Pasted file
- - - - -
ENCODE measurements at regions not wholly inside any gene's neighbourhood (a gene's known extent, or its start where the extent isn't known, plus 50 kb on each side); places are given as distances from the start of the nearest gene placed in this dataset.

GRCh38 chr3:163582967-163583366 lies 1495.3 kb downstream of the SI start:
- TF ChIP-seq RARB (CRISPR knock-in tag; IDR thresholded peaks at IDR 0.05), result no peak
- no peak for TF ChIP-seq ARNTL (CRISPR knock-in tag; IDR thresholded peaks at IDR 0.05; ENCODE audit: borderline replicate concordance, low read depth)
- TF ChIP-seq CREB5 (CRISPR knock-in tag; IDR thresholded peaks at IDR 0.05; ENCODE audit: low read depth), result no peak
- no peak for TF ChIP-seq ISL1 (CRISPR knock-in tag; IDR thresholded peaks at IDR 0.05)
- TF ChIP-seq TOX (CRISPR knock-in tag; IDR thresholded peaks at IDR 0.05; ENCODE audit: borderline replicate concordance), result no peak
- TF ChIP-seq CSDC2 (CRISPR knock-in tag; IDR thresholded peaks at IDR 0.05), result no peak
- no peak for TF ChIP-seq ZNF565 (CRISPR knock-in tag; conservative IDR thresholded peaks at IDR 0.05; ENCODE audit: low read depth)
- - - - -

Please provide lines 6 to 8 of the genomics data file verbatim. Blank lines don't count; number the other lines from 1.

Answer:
- no peak for TF ChIP-seq ISL1 (CRISPR knock-in tag; IDR thresholded peaks at IDR 0.05)
- TF ChIP-seq TOX (CRISPR knock-in tag; IDR thresholded peaks at IDR 0.05; ENCODE audit: borderline replicate concordance), result no peak
- TF ChIP-seq CSDC2 (CRISPR knock-in tag; IDR thresholded peaks at IDR 0.05), result no peak